The barrel slides forward to load a single, rim-fire cartridge. The barrel markings are: "L.B. Taylor & Co. Chicopee Mass". The brass is all very nice, with a smooth toned-down paina. Only about 1800 of these were made from 1868 to 1870.
$ 650.00 


Moore  Patent 1.JPG (96116 bytes) Moore  Patent 2.JPG (87922 bytes) MOORE'S PATENT FRONT LOADING REVOLVER 32 Caliber Teat-Fire
An attempt to get by the Rollins White patents, these took a front loaded teat-fire cartridge. This one has had all the iron cleaned to near bright, with some areas of old pitting on the cylinder. The barrel markings are: "Moore's Pat. Fire Arms Co. Brooklyn N.Y." and the cylinder marked: "D. Williamson's Patent Jan. 5, 1864". The brass is all very nice, with attractive escroll engraving. 


MooreA.JPG (80081 bytes) MooreA.JPG (80081 bytes) CIVIL WAR MOORE SINGLE ACTION REVOLVER
The silvered and engraved brass frame,  trigger guard and butt strap have approximately 20% of the silver remaining, while the barrel and cylinder retain patches of the original blue, and the grips still have the majority of their varnish. This used a brass cased, rim-fire cartridge, which resulted in a lawsuit by Smith & Wesson that limited ended production by 1863.  A beautiful specimen of a weapon known to have been privately purchased by Union officers and enlisted men during the Civil War!  STOLEN!
MooreB.JPG (97814 bytes)

Edged Weapons

Gorgeous example of  this regulation cutlass with a 26” blade that is marked with an “1862” date on one side, and a scroll style Ames Mfg. mark on the other. The blade is bright and beautiful! The brass basket guard has a great antique brass patina with a few of crusty darker spots. It is stamped with “8 M” over "332" as a rack number or some other type of identification mark.  The leather grip is fine just showing some expected wear and some loss of finish. It has no twisted wire wrap which is proper as the wire was removed later by USN directive as the brass in contact with leather in salt air caused too much verdigris to form. The leather scabbards for these swords are often in terrible shape if not missing completely, but this one is in great condition with only a minor bit of wear to the tip!



Beautiful 31-1/2" blade with bluing and gold decoration on this striking sword that is about 37" in total length.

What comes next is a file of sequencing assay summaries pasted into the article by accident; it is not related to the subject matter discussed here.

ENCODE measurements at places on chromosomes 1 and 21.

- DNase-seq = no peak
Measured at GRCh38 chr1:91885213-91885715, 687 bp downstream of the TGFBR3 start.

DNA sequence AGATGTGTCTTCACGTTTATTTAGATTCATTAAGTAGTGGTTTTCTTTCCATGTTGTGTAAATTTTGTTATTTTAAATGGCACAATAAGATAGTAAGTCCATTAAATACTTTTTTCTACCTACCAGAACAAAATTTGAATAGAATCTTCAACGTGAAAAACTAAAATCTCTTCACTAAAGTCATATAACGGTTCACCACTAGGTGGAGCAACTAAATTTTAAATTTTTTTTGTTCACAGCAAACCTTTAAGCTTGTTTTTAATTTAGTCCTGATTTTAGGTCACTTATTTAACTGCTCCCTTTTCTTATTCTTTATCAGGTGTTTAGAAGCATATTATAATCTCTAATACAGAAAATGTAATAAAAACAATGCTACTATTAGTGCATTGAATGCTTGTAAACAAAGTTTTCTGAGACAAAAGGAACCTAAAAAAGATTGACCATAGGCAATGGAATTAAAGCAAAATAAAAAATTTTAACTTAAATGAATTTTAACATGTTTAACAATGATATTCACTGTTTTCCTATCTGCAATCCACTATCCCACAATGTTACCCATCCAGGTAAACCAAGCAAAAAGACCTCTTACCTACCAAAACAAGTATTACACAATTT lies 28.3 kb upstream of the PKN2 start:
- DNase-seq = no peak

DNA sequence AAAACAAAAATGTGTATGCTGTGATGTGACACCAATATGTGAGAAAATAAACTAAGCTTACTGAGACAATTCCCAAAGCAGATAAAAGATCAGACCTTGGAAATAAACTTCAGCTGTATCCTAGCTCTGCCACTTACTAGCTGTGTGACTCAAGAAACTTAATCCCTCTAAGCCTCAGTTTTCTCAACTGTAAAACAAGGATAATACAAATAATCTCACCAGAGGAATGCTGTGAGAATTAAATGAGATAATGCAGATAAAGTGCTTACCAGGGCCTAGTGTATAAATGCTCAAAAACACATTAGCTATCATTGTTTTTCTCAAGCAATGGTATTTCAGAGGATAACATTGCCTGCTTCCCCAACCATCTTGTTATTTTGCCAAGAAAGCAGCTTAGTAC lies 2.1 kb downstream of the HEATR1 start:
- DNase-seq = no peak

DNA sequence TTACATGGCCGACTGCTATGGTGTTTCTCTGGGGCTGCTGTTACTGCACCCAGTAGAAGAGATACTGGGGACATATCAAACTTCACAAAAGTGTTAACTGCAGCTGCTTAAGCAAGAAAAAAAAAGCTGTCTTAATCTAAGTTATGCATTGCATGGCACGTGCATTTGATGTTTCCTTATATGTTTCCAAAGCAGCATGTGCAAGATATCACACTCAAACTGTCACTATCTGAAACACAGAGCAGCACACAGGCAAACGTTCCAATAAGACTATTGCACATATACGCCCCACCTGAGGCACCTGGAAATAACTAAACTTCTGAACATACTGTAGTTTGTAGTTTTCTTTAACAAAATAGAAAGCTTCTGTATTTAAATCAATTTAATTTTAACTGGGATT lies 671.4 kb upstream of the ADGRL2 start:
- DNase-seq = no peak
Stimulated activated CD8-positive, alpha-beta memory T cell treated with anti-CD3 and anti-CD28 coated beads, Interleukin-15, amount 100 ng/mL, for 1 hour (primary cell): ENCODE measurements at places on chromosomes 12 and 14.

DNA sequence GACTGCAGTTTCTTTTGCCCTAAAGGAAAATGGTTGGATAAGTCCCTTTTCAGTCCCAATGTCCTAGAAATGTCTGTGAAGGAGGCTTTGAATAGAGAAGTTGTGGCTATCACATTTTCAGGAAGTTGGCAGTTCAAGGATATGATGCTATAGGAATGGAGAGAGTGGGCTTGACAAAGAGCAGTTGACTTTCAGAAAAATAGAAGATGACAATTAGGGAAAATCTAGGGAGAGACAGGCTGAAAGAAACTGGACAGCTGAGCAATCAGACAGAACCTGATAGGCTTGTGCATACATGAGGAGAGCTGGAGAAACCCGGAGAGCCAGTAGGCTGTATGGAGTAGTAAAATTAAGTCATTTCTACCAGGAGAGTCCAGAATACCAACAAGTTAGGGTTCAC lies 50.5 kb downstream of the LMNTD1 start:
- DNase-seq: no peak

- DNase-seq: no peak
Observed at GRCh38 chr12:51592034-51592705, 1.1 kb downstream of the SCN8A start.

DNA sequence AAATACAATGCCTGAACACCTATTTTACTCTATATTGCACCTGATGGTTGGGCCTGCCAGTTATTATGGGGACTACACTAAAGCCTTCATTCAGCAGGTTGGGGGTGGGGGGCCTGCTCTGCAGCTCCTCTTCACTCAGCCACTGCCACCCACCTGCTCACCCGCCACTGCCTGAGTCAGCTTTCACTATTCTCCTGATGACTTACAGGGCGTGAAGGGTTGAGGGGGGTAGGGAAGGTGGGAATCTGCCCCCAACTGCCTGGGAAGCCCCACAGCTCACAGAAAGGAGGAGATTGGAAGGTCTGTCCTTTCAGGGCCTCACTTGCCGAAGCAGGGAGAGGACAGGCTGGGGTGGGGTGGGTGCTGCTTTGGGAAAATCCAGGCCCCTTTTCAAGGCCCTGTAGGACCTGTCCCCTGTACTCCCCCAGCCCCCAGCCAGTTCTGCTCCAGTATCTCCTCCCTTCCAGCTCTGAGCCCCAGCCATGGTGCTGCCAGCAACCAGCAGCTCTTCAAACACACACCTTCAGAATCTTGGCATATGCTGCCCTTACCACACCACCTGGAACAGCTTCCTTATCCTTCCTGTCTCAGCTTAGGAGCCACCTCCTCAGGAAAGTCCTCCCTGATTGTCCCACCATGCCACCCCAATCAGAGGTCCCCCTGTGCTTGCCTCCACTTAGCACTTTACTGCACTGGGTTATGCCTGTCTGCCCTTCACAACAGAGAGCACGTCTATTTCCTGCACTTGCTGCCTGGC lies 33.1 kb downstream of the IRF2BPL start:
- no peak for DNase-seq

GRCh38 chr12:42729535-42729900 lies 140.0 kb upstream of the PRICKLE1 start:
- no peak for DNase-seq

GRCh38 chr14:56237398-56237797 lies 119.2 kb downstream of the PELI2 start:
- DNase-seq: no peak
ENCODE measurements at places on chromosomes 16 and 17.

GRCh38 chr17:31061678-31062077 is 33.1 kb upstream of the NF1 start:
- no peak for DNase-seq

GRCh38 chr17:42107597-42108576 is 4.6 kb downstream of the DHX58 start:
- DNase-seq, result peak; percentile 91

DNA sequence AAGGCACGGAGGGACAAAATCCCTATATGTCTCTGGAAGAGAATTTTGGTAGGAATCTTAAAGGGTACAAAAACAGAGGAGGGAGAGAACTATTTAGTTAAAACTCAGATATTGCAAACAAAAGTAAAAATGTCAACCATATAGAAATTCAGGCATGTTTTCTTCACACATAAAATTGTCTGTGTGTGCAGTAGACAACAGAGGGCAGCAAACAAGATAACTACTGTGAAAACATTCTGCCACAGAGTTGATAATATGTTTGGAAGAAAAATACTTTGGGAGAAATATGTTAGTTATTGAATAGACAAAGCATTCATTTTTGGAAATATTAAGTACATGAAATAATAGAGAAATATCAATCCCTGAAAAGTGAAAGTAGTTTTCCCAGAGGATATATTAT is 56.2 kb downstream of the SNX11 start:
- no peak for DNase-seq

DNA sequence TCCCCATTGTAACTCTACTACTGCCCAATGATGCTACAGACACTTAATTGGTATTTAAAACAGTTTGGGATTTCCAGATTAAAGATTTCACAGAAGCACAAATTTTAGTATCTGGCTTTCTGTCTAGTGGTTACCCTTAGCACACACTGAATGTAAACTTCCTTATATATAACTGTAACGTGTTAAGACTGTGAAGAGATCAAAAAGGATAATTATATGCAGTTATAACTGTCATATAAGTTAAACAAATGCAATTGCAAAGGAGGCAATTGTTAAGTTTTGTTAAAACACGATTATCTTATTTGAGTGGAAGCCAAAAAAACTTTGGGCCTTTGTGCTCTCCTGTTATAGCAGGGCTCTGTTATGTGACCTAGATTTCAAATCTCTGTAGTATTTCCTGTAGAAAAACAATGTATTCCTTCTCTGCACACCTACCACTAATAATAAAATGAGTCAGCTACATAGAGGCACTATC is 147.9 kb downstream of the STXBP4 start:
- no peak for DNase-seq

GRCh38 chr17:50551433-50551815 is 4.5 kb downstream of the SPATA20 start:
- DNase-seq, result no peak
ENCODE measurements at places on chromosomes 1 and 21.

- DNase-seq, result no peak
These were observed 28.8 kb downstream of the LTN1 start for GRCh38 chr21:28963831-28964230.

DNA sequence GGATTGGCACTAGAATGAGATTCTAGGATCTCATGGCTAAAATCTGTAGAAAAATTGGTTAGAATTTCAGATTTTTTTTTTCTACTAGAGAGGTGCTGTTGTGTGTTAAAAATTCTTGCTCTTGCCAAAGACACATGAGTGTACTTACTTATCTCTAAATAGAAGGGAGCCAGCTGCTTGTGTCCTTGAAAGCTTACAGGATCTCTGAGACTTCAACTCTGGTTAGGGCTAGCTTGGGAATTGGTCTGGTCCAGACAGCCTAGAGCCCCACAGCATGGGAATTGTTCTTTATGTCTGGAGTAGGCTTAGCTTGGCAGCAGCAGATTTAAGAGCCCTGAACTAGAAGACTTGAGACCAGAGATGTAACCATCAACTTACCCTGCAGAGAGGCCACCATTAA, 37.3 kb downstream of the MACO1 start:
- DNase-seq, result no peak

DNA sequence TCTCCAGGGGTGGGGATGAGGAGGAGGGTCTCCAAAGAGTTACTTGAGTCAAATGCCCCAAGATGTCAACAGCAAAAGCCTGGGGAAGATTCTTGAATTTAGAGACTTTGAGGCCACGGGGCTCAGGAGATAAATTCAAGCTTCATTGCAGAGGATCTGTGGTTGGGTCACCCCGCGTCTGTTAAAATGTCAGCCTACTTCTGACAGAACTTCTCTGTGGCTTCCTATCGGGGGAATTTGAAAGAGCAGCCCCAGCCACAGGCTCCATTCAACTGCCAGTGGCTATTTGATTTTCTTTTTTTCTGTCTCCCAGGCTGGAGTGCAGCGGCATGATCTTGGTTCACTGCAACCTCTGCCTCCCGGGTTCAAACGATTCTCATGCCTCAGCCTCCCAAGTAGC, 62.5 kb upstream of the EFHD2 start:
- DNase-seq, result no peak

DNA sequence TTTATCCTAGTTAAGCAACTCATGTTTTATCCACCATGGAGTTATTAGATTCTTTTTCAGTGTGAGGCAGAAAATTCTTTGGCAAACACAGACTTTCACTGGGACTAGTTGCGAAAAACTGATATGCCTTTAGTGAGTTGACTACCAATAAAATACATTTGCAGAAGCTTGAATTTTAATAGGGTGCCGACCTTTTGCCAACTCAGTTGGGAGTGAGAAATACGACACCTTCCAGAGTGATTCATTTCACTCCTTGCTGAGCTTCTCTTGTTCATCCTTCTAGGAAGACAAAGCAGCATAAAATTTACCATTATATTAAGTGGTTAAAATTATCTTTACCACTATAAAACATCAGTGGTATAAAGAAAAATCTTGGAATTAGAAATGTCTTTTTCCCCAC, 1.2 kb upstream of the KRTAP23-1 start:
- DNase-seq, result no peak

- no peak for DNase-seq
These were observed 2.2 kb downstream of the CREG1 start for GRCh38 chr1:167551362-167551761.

The grip is mother of pearl and the clamshell guard has a great American eagle decoration, but it is the pommel
is in the form of a Native American bust that really sets this one off.  The brass scabbard is also heavily decorated.  One small section of the mother of pearl is missing and the knuckle bow has come loose and is held in place by some twine.  Both of these issues could be fairly easily repaired if desired.  The blade also has numerous very small nicks along the edge.

$ 1195.00  Reduced Price!  $ 895.00


3RD MODEL VIRGINIA MANUFACTORY SWORD, Marked for the 1st Virginia Regiment

These were made between 1808-1814 and also in 1821.  The 34-1/4" blade appears to be about 1.5" shorter than usual, yet the clipped point is correct.  so maybe just a shorter blade as we are talking about early industrialization.  Width at Ricasso of 1-3/8" is correct and the 1
st Va Reg’t marking is nice. The wood grip is in decent shape and the wire around the wood and leather grip is correct and appears to be the original wire, as is the remaining leather on the grip.  These sabers saw decades of use and several wars, with many being carried by Confederate soldiers on into the Civil War!



A nice example of this Confederate weapon.  Approximately 26" overall with a 21-1/4" blade and a beautiful brass grip.
The blade is mostly silver gray and smooth, with some light pitting towards the end.  The grip has the number "4" and the number "1"
stamped  at 90 degrees to each other near the mounting slot. 

SOLD!!!    (30-1)


Approximately 24-1/2" overall with an 18-1/2" blade. The single fullered blade is gray-brown and has no real pitting.
There is a leather washer that appears to be a later replacement, and you can see where a tag used to be on the ricasso.
The cast brass hilt is in nice shape with a great antique brass patina



Approximately 10-1/8" overall with an 5-1/4" blade. Maker mareked "G. Woodhead / Sheffield / Warrented".
The bone handled grip is in great shape with only very minor shrink cracks, and the blade has a beautiful
etched panel with "The Land Of The Free / And The / Home Of The Brave" surrounded by floral arrays and
highlighted in gold!  The leather scabbard is solid, but is missing the tip and the button from the throat

SOLD!!!  (26-23)


Confederate make-do, or maybe he upgraded his southern made sword for this unmarked Model 1840 that
happened to fit his Confederate scabbard.  The sword came in to us this way and the fit is perfect! 
As a matter of fact, the impression on the leather washer on the guard matches up perfectly with
the scabbard throat.  The blade length is a couple of inches shorter than the scabbard, but the fit is awesome
and the patinas match as well.  This may be a marriage, but it's probably just as likely a great example of
Confederate ingenuity



The elliptical cross section sword blade is just under 30” long, is completely straight and measures 3/4 inch wide at the hilt. It is dry needle engraved with "Ames Mfg. Co. / Chicopee / Mass"  near the hilt and is etched on both sides, with a winged caduceus staff and snakes, an eagle with "E. Pluribus Unum" in a ribbon, and other military motif, as well as floral sprays.   The scabbard and hilt are of a matching brass with a most of its gold gilt remaining. The scabbard has a few minor dents. The mounts have cast designs of laurel and other elements. The hilt is all made of cast brass also and the grip has an eagle on one side, with an acorn/pineapple finial. The langet is shield shaped with 7 stars and silver  “MS” letter attached. This is a beautiful sword!
$ 2295.00  Reduced Price!   SOLD!!    (6-1)